Grade 6 students created these glue line watercolour paintings. These were inspired by a 2005 lesson from Arts & Activities magazine called "Glue, Hue and Contour, Too" by Art teacher Paula Guhin. Her original lesson involved drawing plants from observation- I've simply changed it to pumpkins for Fall.
See my other glue line pumpkin project here. It is done on black paper with chalk pastels.
In this lesson, students needed to demonstrate an understanding of contour lines, wet-on-wet techniques of watercolor painting and warm and cool colours.
They observed, from life, mini pumpkins which I bought at the grocery store. I buy mini pumpkins because, well, they're both super cute and, more importantly, alot less heavy to transport
as opposed to a bunch of large pumpkins!
First, they practiced drawing them in their sketchbooks, and then 'drew' them on heavy white paper (large watercolour or heavy white paper is best- don't use construction paper- it won't work) with white glue straight from the bottle. Add vines, grass, etc. We didn't draw them first with a pencil- otherwise the pencil lines have a tendency to show through the glue when it's dry. So that's why students really practised drawing beforehand in their sketchbooks- so they would be confident enough to draw free-hand with the glue without following a pencil line.
Note: it's quite difficult to draw small details with the glue- it just bleeds together into a blob- so keeps your shapes fairly big and simple. Using large paper (at least 9 x 12" or larger) helps.
I really emphasized the use of curved lines for the lines separating the segments.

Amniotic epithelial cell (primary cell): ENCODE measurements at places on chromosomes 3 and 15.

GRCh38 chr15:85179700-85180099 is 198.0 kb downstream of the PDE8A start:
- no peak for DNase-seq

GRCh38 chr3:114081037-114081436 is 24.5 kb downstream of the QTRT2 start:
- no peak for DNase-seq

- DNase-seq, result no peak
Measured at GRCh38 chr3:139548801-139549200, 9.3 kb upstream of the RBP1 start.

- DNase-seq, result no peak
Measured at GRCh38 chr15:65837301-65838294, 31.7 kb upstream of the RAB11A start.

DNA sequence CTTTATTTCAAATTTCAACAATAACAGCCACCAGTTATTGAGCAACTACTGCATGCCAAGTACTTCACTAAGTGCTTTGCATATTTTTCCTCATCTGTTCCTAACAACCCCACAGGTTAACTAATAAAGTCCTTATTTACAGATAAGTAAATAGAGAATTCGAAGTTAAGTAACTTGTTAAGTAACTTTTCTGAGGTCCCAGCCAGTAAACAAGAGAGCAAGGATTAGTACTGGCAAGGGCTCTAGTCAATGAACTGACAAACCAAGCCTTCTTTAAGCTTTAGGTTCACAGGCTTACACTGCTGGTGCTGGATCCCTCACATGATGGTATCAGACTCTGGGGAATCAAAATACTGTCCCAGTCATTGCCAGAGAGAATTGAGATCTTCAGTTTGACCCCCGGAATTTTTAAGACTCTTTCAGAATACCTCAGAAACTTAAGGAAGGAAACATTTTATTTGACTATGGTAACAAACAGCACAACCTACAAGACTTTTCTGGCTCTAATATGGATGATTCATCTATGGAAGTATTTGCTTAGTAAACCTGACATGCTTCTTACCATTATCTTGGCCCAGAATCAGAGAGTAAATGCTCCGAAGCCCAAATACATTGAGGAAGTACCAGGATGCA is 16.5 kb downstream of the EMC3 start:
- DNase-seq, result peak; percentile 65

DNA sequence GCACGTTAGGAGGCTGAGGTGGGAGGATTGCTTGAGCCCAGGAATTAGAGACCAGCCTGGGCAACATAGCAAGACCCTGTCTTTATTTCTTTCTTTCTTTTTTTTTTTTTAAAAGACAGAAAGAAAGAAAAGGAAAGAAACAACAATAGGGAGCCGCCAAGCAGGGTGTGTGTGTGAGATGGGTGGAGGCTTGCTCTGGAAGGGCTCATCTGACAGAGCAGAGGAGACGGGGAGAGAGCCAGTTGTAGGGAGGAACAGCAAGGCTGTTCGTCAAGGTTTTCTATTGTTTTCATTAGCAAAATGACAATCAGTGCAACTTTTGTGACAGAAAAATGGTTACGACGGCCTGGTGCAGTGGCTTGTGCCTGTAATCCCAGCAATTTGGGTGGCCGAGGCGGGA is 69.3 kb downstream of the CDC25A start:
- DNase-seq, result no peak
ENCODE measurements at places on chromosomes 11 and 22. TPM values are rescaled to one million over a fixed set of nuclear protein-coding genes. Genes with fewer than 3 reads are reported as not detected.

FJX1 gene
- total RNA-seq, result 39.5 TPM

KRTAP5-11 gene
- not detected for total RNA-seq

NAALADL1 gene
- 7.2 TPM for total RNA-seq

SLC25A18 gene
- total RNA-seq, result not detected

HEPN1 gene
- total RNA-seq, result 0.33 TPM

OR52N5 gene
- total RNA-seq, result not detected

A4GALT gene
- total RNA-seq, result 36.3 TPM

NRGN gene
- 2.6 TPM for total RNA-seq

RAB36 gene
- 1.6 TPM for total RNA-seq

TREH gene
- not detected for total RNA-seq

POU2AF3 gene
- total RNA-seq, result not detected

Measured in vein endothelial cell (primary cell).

Some students had a tendency to draw these straight, so watch for this.
After students have drawn it with glue, they might notice some of their glue lines have 'beaded' up and separated. Simply pass over the lines again to re-connect them all.
Actually, the thicker the lines, the easier they will be to see the next day.
Let dry on a flat surface (we use the floor) overnight and the next day
the glue lines will have flattened out quite a bit.
Once it's dry, outline all the glue lines with a fine point permanent marker. The glue lines can be tricky to see, so it's a matter of tilting the paper towards the light or feeling for the lines with your fingers. Students quickly get the hang of it. Remind the kids to work slowly as the marker has a tendency to 'skip' over the glue lines if you trace too fast.
Finally, paint with watercolours. I demonstrated to students how to achieve a 3-D looking pumpkin using lighter shades in the middle of the pumpkins. Encourage colour mixing and having the colours bleed together with water.